As for “retard” I have never heard the word used in a noun sense to describe someone. I sense that you mention it in the sense of a hate-word, ditto “queer”. Back in the Fifties when these things were discussed amongst us sixth-formers at school or university, “queer” was the favoured adjective, and often used as a noun, purely descriptively and not pejorative. I knew “gay” as a rather affected word used by sophisticated homos or queers to describe themselves. It would have been rather gay to say gay unless you were yourself gay. Thus fashions change.

I accept that all these words should not be used in polite company, and wish that “fuck” and asshole” as expletives were included in the taboo. But there you are. What I do not accept is dictatorship by activists as to what is permissible to say.

Vincent said...

PS I didn't mean to omit mention of your other point, which is far more important than our use of language. I refer to self-esteem and "all that stuff".

One can have at least one parent and yet be to all intents and purposes an orphan, that is to say unloved. It is very hard to have self-esteem in such circumstances. Perhaps we have a similar background.

I have been blessed in my later years with circumstances which have progressively repaired that damage. Slowly I begin to understand the extent of it, & give thanks that it is reversible, leaving only a few permanent scars which don't matter.

It's hard to be truly human! But thankfully, it is possible

Steve Law said...

Thanks for that ps.
A point you made right at the beginning has stuck with me - about it not being 'manly' for men to campaign for men's rights and it occurred to me that you might not take kindly to my admission - self-esteem wise. I am an almost pathologically open person. Not sure why, and being 'manly' has never been my way. I really want to get on and write about that, almost more than anything else but it is risky.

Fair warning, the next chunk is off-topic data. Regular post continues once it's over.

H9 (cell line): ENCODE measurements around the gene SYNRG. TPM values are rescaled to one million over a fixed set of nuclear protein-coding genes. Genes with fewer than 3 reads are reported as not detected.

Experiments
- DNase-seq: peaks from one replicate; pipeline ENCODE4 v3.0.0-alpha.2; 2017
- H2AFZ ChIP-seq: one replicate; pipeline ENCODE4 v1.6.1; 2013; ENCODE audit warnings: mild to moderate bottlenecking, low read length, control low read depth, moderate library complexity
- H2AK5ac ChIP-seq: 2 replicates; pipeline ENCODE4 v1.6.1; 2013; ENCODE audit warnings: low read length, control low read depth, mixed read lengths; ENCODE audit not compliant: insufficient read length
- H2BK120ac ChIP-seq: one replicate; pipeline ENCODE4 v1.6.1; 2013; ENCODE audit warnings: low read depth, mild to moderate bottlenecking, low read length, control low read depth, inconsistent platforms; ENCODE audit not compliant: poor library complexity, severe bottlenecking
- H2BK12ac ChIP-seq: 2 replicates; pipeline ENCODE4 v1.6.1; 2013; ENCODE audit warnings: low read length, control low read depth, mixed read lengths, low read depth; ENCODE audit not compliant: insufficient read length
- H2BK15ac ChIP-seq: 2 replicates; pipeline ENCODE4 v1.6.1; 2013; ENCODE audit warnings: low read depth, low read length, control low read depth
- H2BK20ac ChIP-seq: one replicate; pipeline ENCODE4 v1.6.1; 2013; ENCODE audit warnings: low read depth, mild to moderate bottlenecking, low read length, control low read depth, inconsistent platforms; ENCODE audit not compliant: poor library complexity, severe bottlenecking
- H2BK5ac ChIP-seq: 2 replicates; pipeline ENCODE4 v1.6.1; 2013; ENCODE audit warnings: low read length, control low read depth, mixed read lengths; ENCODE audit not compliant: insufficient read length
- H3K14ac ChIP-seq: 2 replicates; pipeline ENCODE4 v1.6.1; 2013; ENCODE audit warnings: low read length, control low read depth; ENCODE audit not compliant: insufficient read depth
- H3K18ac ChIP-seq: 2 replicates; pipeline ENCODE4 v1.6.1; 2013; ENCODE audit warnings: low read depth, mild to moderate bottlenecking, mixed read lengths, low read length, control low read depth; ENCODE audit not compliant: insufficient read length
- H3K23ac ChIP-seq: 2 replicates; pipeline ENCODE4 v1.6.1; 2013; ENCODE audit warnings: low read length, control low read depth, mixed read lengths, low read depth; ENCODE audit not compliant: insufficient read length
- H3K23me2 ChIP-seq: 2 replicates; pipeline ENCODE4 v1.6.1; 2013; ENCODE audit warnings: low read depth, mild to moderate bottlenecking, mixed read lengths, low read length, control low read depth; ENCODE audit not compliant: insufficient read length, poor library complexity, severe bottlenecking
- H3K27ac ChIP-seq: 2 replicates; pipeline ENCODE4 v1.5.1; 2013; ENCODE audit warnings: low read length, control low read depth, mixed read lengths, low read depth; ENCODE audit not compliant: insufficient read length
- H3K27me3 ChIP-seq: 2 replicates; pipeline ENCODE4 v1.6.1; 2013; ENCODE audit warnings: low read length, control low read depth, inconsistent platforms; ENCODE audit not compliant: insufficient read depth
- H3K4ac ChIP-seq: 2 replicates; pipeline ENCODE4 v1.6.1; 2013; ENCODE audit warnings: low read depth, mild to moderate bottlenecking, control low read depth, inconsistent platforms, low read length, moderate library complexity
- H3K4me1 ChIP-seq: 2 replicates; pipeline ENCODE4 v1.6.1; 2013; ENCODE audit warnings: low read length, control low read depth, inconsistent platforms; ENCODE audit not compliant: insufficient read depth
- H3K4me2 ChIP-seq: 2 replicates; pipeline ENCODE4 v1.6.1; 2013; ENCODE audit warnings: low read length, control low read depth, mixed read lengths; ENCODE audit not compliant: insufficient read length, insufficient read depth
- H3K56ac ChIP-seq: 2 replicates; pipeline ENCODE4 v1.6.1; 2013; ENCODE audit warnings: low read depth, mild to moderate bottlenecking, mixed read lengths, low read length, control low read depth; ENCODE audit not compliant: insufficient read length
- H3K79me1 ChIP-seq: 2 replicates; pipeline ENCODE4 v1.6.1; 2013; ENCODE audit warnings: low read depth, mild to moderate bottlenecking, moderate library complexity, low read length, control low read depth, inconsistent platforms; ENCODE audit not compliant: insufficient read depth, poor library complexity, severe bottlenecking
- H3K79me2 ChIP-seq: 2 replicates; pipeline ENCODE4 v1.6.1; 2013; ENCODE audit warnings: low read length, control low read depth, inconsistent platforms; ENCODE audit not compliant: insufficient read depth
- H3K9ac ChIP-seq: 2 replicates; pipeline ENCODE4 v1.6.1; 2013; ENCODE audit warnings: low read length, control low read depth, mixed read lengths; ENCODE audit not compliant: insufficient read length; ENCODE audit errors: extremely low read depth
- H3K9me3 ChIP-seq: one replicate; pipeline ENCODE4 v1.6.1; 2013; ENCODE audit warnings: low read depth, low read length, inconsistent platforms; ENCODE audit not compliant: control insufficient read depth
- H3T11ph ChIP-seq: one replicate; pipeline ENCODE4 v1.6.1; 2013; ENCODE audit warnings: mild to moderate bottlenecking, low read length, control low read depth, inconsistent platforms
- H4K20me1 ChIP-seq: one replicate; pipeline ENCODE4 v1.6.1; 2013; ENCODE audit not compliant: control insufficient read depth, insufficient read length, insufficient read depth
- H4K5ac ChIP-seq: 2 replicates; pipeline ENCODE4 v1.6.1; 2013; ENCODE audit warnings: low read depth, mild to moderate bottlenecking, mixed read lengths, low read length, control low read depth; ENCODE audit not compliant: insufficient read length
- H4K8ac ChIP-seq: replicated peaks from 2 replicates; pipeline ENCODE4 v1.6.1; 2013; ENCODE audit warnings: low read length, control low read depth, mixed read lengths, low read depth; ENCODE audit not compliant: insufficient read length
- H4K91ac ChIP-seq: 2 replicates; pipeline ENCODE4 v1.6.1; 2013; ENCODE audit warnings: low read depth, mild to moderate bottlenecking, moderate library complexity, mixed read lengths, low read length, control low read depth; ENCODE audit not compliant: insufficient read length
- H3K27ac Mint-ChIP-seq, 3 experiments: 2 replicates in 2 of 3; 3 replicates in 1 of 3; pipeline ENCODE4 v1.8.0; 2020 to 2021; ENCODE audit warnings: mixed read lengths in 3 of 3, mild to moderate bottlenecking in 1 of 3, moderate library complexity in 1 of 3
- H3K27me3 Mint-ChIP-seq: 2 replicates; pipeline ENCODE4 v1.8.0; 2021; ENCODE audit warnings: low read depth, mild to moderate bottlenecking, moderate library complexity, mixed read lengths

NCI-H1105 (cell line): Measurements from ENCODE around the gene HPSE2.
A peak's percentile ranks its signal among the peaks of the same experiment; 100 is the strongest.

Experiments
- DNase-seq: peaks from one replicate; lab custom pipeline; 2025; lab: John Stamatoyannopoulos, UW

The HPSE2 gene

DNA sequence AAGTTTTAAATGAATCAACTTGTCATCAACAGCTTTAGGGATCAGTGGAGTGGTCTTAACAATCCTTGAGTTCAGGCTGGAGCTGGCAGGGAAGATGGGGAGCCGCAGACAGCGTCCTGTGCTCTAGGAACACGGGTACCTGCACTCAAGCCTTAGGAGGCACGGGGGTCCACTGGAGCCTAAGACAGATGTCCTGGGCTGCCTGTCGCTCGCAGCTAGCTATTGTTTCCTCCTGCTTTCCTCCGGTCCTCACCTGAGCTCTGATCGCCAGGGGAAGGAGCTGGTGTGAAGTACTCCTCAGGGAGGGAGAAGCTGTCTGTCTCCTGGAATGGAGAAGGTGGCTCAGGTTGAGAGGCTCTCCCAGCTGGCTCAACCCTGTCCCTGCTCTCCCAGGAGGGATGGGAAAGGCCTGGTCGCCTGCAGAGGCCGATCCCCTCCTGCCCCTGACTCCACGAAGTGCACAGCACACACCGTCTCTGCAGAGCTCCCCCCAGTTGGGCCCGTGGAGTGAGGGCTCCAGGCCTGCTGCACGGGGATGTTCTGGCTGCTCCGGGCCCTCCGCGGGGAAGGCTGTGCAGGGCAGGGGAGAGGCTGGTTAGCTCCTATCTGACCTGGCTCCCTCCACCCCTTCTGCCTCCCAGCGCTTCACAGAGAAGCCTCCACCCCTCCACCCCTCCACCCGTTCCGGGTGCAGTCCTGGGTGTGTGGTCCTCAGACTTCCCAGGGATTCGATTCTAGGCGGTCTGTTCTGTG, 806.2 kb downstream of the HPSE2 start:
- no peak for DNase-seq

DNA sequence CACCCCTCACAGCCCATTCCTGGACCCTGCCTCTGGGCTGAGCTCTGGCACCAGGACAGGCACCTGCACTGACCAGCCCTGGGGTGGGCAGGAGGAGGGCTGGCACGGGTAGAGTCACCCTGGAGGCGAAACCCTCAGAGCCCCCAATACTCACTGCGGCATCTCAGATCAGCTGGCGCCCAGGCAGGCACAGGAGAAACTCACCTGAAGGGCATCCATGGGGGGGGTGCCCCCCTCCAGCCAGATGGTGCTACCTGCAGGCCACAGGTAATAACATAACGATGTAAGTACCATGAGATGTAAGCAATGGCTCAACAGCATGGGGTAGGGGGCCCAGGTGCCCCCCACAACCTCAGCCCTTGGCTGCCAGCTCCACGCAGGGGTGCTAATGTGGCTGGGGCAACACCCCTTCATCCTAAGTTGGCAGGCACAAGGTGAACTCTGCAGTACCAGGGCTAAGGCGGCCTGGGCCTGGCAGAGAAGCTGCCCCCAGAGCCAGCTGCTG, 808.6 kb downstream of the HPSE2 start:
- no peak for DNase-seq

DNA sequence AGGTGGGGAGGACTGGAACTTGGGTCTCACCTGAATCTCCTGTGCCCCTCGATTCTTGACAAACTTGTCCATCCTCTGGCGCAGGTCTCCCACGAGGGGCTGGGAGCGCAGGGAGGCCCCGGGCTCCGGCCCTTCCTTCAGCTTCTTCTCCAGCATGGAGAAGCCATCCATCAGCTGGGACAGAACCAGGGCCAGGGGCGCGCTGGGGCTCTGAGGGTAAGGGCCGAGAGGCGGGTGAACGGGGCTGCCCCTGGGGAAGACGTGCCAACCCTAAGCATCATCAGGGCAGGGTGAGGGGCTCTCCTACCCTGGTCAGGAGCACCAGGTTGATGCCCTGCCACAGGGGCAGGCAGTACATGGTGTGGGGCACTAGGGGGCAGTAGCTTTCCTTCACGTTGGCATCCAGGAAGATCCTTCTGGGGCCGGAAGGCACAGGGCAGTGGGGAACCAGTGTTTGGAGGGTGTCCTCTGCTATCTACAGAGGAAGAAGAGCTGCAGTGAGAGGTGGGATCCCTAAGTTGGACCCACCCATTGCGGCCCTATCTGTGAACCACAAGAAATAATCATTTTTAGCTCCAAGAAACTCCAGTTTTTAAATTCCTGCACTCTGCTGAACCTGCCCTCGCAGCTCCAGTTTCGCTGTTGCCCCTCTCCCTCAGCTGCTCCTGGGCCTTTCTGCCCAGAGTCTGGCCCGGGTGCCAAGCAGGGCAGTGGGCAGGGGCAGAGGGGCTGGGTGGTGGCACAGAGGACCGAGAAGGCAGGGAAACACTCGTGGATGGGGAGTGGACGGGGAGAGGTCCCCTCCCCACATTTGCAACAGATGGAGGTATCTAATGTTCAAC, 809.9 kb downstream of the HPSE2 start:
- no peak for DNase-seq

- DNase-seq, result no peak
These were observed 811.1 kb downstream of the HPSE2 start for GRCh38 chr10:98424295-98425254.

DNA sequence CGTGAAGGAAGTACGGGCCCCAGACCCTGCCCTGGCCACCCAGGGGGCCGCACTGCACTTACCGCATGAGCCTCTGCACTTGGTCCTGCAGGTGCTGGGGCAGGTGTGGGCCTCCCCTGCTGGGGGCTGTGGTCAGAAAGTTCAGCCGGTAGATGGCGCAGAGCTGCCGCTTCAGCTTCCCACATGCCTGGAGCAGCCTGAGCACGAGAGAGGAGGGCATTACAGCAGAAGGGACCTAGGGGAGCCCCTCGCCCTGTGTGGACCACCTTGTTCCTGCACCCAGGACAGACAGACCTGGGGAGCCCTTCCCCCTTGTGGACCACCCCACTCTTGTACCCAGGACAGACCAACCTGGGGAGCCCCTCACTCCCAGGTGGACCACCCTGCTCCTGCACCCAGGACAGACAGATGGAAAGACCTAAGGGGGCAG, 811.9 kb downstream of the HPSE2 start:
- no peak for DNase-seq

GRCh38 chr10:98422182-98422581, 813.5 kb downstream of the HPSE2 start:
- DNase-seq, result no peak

Niggers and queers etc - and yes, I think 'retards' is the latest derogatory epithet for people with mental disabilities. When I was a kid I was forbidden to use the word 'spastic' as an insult, but now 'Spaz' seems to be acceptable. Words change their meanings and also their acceptability for all sorts of reasons. What troubles me though about your view is that you seem to think the old ladies who get the vapours at a mere breath of the F or the C word can have it their way, black people and homosexuals shouldn't really object to Nigger and Queer but you go along with it for the sake of a quiet life, but the women who would like not to be called 'He' should just put up with it. But then, you told me a long time ago not to expect you to be consistent.
My guess is that you simply object to being told what to say by this "dictatorship by activists" you speak of but I'm here to tell you that this cabal of trendy lefty thought police is entirely fictitious - a figment in the imagination of Paul Dacre etc. Sure there are people who hold those views but they have no real power. What you are objecting to is in fact just the latest consensus on what is polite - no more no less.

Vincent said...

Right, I like your caricatured summary of our respective positions on polite talk, and will happily leave it there.

Yes the other writing is important but as you say risky. It's for you to know what the risks are, and to protect yourself. For this is our first duty, to acknowledge our animal nature, heed our instincts, desires & fears, even when (especially when) for practical reasons they must be overridden.

The biggest mistake one can make is to suppose that because we are beings with higher capacities of rational thought and moral behaviour, we can somehow transcend our animal nature and be like angels.

Steve Law said...

Ha! An Angel? Hardly.
I'm just trying to do my bit.

As for the risk - it's not anything big - it's just with online trolls etc, it's risky putting yourself out there. On the other hand since my audience seems to be precisely one I don't think I should be worrying too much.
watch this space...